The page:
Saturday, 29 September 2012


Last year I began to study Latin again, after a break of more than 30 years.  I’ve found it fascinating, not just in itself but for what it shows me about our own language.

Latin is so elegant compared with English.  Take, for example,
quo, moriture, ruis?
Which translates as ‘where are you rushing to, you who are about to die?’  Those 3 evocative words are so much more expressive than the unwieldy English sentence.  This make me want to examine my own use of language.

I will never, obviously, be able to write with that clear brevity, or in Latin (although the Harry Potter books were translated into it – perhaps I should go and see how it worked).  However, I do want to use this new insight I have to try and improve my use of English.  I want to concentrate more on saying exactly what I want to say, in the fewest and best words.

Poetry is one place where we have to concentrate on making every word count.  For example in Mary Smith’s short poem Graptolites we have

writing on the rock
stories of ocean life
aeons ago
(from Thousands Pass Here Every Day by Mary Smith, Indigo Dreams Publishing)

So much is told in those few lines, each word counts for many.  I feel myself wanting to wander off into textual analysis but I don’t need to, because those few words do speak for themselves.  I need to get out of the habit of over-explaining.

Taking care like this doesn’t come naturally to me, but I’m determined to try harder.  My sloppiness is, I fear, natural, but it can be overcome.  As they say in Latin – vincit qui se vincit (she conquers who conquers herself).

Saturday, 22 September 2012

Dealing with the sagging middle of a novel

Dealing with the sagging middle - of a novel - not a body!

Following on from the two previous blog posts re procrastination and self-doubt I confess these two faults usually hit me around the middle of a novel. I have to remind myself that although things seem to be moving far too slowly it takes me three times longer to type the pages than it will take to read them, so it is not so slow as I think.
Even so I often feel the middle of my novel is in danger of becoming a muddle, or worse still coming to a halt, or sometimes the end is rushing forward too early. So what can we do at such a time? One successful writer I know half- jokingly suggests a rape. Drastic remedies do not always suit the story, or the characters concerned. Their introduction can have far reaching effects, as they do in real life. We might introduce an unexpected flood, a thunderstorm with a lightening strike, a robbery, a fire, a snow storm - so long as it is not in mid-summer of course. Then there are the air, sea and traffic accidents, even an earthquake, depending how drastic the author wants the action to be, and whether the story can deal with far reaching consequences. If it is relatively short term then we can use only the news of the accident and the possibility of a serious injury or death. Later conclude the story with the news being false or exaggerated, so long as it has served the purpose of introducing tension at a point when it was needed to lift the sagging middle of the novel.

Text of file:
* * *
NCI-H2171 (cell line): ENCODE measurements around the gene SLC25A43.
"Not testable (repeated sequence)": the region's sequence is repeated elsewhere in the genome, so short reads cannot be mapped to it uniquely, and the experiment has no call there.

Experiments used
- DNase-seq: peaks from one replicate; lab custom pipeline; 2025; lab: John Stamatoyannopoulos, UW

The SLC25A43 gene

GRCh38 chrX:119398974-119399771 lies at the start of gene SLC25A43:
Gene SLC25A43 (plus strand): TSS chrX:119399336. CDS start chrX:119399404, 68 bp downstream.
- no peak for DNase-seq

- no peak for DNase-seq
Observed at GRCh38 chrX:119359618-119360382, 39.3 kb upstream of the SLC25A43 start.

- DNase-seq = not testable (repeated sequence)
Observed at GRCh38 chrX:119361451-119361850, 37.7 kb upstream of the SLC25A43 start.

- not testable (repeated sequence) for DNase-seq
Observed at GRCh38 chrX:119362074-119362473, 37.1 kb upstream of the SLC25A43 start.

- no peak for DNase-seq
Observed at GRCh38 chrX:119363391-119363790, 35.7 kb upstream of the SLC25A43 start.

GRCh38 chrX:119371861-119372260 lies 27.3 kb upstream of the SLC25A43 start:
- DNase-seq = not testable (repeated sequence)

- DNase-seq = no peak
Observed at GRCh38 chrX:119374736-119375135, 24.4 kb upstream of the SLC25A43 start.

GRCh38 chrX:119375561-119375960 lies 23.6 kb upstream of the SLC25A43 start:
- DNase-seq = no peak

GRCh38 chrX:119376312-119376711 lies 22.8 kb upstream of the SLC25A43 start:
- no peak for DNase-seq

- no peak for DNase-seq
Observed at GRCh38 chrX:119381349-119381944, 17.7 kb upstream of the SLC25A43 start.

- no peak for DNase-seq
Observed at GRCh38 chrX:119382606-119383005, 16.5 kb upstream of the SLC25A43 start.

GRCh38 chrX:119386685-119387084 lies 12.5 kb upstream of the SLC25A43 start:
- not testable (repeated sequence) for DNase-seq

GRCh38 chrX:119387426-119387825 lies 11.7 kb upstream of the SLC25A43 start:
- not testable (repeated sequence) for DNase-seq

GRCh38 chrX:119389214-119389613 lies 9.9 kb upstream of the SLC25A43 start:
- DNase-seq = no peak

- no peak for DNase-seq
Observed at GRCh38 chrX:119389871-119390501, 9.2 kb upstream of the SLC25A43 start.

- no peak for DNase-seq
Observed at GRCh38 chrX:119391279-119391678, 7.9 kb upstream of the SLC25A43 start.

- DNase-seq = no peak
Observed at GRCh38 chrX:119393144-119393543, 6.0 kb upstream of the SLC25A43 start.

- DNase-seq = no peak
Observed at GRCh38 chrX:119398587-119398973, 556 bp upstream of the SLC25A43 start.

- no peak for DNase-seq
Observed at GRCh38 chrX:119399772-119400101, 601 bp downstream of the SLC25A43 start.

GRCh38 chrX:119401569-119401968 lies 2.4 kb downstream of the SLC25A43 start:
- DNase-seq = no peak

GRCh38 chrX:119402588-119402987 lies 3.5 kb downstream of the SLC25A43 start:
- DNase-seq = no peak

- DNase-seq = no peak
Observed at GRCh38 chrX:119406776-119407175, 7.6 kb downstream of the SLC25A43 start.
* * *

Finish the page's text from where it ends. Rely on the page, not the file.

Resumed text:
Beware the event does not feel contrived, or simply stuck in there as an extra bit of excitement. If it has been introduced out of the blue then consider it carefully in the revised draft and insert a hint or pointer(s). Keep it subtle but enough for the reader to realise later how or why such an event could happen. Make sure it fits or flows seamlessly into the story. In one of my novels I have a beautiful girl who dances everywhere like a fairy but her childlike mind is vacant and her concentration nil. She is fascinated by sunbeams and flickering flames in the fire place. I didn’t know when she appeared in the story that there would be a house fire but her fascination fitted in naturally when she picked up a lighted candle and danced with it. Although nobody was killed at the time the event had far reaching consequences, even affecting characters in the following novel.
I confess that the best ideas sometimes seem to come out of the black box I call my computer and I wonder if I am responsible for them at all. Then again I have procrastinated about writing this blog because my mind was a blank and I had no inspiration. I can only hope it does not seem too contrived.